So on the next day I tested some “varigated” 4mm silk ribbon …the answer is a maybe “yes”. I like the look but will definitely have to tweak it as the ribbon is applied. Sooo here is what I did for a petal as a test with some pink varigated ribbon…am hoping to find some “hot redish pink” colored 4mm ribbon because I want to do this in a deeper redish also…below is a partial picture of Nicola Jarvis’s petal…then a photo of my idea with the 4mm ribbon. I am already thinking I might decide to hand dye some of my white 4mm ribbon to the colors I want…(psst..I get to play…!) I know all things will take time but I am enjoying the process. I am looking forward to doing some ribbon embroidery and I think this flower will lend itself nicely to this medium. Since I was testing for style and the piece of ribbon used was a remnant I didn’t press the creases out so just ignore that..
It has been a few years now, but when I was in Williamsburg, Virginia at a class with “Nicola Jarvis” I got up the nerve to ask her if she would draw a picture of “Fire Pinks” a native flower that grows on the property where I live. Explaining why I adore this flower is hard. It is a simple flower very bright red/pink. They also have been cultivated as they can be a pale pink to other shades of pink also. I would like to do this flower in red/pink as well as in the pale pink which is the way Nicola drew it for me…my thanks will never be enough for the drawing! I just want to do it justice in the creation!
First off…I can (in my head) see what it looks like in all detail but it will not translate to my hands. Over the years I have tried but just do not have the capability to draw what I see and that means just about anything! Below is just a hint of the wonderful drawing Nicola did for me. She asked about it a month ago or so …so I decided I needed to get my brain moving to stitch this flower…it is really pretty to me and I am excited to try my hand at taking a drawing and then to interpret it in thread or other fiber media (maybe silk ribbon). So here is a beginning…just a hint…
Gee…this is small…the first thing is to “pad” the outside basket shape with two different sizes of teeny tiny cut felt the smaller of which is below the larger one. Below shows the padding attached with stab stitches to hold them in place the same was done with the smaller one.
The basket itself called for “three” different stitches…the first one is “Woven Filling Stitch”which went over the padding and inside the upper basket. The instructions for this stitch are not in the book so I took to the internet and there is a nice video on one. Just type in the stitch you want and up it came…basically it is just vertical lines stitched first then the typical over under stitched horizontally…A tad hard in this small space..plus your going over a bump!
The second stitch is called “Portuguese Knotted Stem Stitch”. The instructions for this are in the back of the book with really nice photos..(whew!) This stitch is used for the upper basket outline around the top.The stitch is a basic stem stitch with an added two wraps of wool before you take the next stitch.
The third stitch is (ta da!) the “Whipped Chain Stitch”. This stitch is a simple chain stitch and then taking the wool back and weaving it through the chains to give it a fuller/thicker look…Used here for the bottom of the basket and for the handles.
The last thing to do is fill the basket with the oranges which are really nice Mill Hill seed beads…I did like the fact green floss was used to stitch these down …thought it added to the defintion of the orange. Sooooo the basket is now done!
Changing the type and color of a stitch from what the designer has written in their instructions makes one sometimes feel like you are taking their hard work and putting it aside..Myself for one truly understands all the work that goes into the design from the concept, sketching, decisions on what stitches to use then each individual color/thread that is used for all the different areas of a design. Boggles my mind! So when changing a designers idea to what works for me I still get a twinge of “but it should have done it their way” guilt.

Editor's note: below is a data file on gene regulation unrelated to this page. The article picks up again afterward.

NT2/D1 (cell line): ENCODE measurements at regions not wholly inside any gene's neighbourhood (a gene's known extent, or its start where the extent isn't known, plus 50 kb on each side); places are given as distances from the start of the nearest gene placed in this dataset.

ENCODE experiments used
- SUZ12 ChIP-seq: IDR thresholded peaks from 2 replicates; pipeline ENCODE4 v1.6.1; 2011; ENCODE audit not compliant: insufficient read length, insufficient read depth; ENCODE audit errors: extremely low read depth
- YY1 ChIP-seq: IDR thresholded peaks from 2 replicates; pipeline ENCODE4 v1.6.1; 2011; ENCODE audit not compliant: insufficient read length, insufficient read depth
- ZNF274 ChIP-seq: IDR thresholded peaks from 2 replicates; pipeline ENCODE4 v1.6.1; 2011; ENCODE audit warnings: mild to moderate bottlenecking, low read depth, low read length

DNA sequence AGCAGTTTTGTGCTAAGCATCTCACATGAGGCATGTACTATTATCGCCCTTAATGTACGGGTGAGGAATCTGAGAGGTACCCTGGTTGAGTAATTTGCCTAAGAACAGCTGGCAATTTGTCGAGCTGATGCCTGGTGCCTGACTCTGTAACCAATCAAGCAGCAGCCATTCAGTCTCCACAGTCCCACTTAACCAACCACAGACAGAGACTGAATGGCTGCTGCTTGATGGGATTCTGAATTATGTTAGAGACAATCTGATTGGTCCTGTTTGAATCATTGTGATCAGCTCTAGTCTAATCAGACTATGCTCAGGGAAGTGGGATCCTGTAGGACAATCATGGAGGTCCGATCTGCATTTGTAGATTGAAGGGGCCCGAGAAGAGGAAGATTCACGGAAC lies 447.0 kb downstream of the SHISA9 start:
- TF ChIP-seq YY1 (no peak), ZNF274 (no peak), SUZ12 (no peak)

After having stitched for so many years whether handwork or machine embroidery….then with all the wonderful and fantastic teachers who have “encouraged” to take a chance and change a color or type of stitch because it makes us as students to step outside the box… Sooooo….below is a photo of the change of color chosen for the oranges. Much happier with the color..the thread used is a DMC perle cotton #5 varigated… and then using a light padding underneath then covering with a satin stitch. I like the effect the tiny cross stitch gives the bottom of the orange.
The leaves use a fly stitch ….same as on the front…one thing that gets very tiring at times is “leaves”so many of them! Enough said! We will see the full effect of the new colors when the tree is finished!
Better later than never…It has just been to muggy and hot to do much of anything…The title at least makes me feel Autumn is coming…Yes…I finally picked up the part of the back of the workbox and started to embroider the trunk of the tree with a stranded wool called” Gloriana Lorikeet”..I am pretty sure I have mentioned before that using all these different types of embroidery threads is a wonderful treat…now whether I like them or not…at least I have tried them..This crewel wool is “fine” and for the trunk of the tree you use two strands for the bigger part and then use one strand for the smaller branches. The wool is varigated and adds some very nice contrast to the trunk…The picture below shows just the main trunk and where I started again with the crewel wool (boy that just sounds hot!) . I separated the two strands so the difference can be seen.
The stitches used here are the “stem stitch and the outline stitch” alternating the two in rows…Are they precisely done?..Not sure…to much fuzzy going on…Trying to remember how to do these “supposedly” simple stitches has always been a challenge…For me I finally decided this was the best way “outline” means “O”ver and then stem is under. Now Over for me means above but I like the fact I can use the “O” in outline to remind me how it works! Pretty slick for my memory!
This is the backside picture from the instructions in the book “Home Sweet Home” Embroidered Workbox by Carolyn Pearce …”Autumn Orange”…Remember this is a small box …One day I will show just how small it is.
Just a quick update…I have been taking a brief break from stitching…I did work for a little while on the “Trevelyon Cap” and hopefully will show some progress on that shortly… My mind keeps saying ” I need to finish…I need to finish..let the fingers go stitching! My body says “cool, stay cool, I want to stick my head in the refrigerator”. As you can tell August is definitely not a favorite month of the year!